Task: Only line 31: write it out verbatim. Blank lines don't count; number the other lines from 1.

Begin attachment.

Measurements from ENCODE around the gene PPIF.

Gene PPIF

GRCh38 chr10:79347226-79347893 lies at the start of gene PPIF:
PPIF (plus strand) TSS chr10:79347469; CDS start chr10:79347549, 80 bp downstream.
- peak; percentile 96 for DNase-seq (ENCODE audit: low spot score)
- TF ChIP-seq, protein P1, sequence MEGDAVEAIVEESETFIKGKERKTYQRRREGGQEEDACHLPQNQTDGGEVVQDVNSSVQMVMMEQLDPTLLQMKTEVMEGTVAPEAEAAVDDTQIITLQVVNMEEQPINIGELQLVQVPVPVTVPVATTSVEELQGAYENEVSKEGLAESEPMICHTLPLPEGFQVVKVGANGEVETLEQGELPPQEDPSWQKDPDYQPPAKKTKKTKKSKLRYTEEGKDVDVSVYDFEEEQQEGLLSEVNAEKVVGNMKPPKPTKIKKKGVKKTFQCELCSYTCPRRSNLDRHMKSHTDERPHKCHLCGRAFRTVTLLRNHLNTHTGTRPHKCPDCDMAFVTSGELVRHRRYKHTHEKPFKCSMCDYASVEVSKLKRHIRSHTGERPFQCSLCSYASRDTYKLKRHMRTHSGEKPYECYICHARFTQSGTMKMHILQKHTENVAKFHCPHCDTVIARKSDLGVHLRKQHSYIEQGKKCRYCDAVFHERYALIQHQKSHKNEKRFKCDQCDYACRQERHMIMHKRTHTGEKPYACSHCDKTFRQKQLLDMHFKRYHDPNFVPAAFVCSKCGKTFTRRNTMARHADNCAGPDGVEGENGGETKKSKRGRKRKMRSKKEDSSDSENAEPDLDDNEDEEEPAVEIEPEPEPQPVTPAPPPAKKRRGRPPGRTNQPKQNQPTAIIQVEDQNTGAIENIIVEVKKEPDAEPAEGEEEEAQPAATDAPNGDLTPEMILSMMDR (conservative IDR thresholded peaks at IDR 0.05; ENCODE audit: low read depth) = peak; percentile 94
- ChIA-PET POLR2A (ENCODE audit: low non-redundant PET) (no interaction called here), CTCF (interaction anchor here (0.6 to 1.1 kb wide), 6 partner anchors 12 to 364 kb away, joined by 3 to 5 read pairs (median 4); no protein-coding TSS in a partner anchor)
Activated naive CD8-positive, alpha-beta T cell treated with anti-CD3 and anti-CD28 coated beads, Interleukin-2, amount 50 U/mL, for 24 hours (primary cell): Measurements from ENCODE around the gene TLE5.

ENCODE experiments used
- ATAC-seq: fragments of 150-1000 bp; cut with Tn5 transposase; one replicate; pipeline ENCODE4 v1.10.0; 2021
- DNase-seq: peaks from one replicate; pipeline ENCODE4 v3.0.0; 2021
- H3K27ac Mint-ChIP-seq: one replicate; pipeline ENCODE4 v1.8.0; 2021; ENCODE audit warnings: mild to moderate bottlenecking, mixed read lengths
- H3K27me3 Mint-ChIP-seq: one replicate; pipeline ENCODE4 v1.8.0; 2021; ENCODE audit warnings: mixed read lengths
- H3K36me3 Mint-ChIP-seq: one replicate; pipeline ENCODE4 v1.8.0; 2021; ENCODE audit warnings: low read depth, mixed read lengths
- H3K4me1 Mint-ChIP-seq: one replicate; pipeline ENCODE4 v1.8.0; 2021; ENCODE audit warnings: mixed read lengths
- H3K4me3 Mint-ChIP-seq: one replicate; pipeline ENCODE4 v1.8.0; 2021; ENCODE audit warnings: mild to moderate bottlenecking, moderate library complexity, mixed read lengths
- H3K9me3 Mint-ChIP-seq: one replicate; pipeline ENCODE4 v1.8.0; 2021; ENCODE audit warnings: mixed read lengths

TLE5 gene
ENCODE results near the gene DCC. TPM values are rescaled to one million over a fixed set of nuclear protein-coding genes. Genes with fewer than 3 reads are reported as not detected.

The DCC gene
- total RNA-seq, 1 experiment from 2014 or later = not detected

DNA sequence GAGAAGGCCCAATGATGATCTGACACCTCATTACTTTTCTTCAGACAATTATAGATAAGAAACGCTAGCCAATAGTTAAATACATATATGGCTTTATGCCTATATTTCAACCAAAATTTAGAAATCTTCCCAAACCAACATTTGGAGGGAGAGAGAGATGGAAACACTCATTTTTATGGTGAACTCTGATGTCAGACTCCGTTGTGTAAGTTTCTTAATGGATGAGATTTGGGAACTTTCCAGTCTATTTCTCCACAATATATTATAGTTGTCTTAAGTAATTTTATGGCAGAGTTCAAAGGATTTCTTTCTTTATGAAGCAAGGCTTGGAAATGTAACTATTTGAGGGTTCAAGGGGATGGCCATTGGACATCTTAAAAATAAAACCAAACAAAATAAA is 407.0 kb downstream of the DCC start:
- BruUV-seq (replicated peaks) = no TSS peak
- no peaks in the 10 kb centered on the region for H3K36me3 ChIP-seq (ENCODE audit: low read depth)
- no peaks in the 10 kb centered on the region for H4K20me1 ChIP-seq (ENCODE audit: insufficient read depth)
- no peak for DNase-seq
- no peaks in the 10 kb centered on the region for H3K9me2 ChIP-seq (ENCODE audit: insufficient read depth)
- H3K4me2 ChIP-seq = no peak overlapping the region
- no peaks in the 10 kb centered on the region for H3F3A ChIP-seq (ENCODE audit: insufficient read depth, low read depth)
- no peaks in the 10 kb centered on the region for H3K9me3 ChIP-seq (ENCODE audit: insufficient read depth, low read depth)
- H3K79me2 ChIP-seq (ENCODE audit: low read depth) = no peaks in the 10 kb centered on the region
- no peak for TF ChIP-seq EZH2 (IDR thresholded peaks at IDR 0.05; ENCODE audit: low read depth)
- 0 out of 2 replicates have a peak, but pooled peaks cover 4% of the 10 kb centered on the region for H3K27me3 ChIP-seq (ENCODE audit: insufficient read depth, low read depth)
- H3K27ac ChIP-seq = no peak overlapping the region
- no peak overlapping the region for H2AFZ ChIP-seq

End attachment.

- H3K79me2 ChIP-seq (ENCODE audit: low read depth) = no peaks in the 10 kb centered on the region